Buffett: How Berkshire Gets Screwed When Government Props Up Weak Banks

In his annual letter to shareholders, Warren Buffett makes a fascinating point about the unintended consequences of the government’s decision to prop up weak banks. In this section he’s specifically talking about Berkshire’s Clayton Homes unit, a maker of pre-fab homes, which also has a lending operation.

Clayton’s lending operations, though not damaged by the performance of its borrowers is nevertheless threatened by an element of the credit crisis. Funders that have access to any sort of government guarantee — banks with FDIC-insured deposits, large entities with commercial paper backed by the Federal Reserve, and others who are using imaginitive methods (or lobbying skills) to come under the government’s umbrella — have money costs that are minimal. Conversely, highly-rated companies, such as Berkshire, are experiencing borrowing costs that, in relation to treasury rates, are at record levels. Moreover, funds are abundant for the government-guaranteed borrower, but often scarce for others no matter how creditworthy they are.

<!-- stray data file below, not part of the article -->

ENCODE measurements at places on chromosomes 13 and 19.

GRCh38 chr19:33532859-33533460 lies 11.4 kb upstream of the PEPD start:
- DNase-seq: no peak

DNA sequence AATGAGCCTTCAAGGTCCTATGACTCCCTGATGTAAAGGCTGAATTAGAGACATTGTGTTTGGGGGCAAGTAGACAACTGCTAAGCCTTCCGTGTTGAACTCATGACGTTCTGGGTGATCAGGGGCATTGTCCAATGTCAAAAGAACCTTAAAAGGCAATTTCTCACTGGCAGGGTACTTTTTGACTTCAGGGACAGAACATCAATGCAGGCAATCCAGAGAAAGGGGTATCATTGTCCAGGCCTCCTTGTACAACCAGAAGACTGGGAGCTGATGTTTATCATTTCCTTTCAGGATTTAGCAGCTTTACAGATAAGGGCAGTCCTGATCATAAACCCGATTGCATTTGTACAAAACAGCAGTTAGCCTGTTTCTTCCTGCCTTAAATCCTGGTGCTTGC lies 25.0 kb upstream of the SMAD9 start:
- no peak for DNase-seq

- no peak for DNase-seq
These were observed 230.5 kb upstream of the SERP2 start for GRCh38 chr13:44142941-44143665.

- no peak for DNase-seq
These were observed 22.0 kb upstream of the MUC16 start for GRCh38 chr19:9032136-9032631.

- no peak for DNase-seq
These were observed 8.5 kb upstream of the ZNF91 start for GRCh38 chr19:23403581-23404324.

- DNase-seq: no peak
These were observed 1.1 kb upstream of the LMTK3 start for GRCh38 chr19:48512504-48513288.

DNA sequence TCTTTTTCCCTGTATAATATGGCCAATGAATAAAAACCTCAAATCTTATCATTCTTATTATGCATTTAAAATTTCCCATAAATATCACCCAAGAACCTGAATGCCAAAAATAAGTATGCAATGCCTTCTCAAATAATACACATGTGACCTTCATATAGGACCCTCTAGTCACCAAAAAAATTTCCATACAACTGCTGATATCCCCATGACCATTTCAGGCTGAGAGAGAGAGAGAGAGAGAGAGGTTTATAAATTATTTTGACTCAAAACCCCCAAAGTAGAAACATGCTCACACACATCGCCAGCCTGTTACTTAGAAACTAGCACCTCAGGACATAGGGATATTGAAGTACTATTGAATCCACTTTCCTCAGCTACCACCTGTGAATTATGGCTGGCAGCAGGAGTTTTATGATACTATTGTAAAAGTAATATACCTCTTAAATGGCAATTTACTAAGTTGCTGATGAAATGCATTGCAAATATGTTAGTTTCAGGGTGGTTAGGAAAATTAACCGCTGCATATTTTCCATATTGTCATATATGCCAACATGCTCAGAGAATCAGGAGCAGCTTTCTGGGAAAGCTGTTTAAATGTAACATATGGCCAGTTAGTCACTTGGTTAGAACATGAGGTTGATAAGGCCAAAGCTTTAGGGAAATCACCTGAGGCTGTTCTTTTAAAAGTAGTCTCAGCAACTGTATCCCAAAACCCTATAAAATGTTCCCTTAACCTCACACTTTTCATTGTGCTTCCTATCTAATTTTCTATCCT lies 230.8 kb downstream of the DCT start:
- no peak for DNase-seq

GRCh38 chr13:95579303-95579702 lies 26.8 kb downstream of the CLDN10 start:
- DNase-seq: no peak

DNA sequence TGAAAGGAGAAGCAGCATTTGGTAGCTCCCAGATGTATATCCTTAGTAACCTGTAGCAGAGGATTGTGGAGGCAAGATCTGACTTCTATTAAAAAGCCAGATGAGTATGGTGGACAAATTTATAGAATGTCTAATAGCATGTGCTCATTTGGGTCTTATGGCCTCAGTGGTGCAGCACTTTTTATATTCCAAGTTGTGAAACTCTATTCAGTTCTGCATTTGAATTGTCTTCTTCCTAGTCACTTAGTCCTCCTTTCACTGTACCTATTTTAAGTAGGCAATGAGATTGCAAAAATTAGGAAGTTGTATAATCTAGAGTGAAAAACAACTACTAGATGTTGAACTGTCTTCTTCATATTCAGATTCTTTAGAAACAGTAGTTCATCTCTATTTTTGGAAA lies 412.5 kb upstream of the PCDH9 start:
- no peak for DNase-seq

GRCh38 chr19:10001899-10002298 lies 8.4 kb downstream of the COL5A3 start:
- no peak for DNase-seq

This unprecedented “spread” in the cost of money makes it unprofitable for any lender who doesn’t enjoy government-guaranteed funds to go up against those with favoured status. Government is determining the “haves” and the “have nots.” That is why companies are rushing to convert to bank holding companies, not a course feasible for Berkshire.

Though Berkshire’s credit rating is pristine — we are one of only seven AAA corporations in the country — our cost of borrowing is now far higher than competitors with shaky balance sheets but government backing. At the moment it is far better to be a financial cripple with a government guarantee than a Gibraltar without one.

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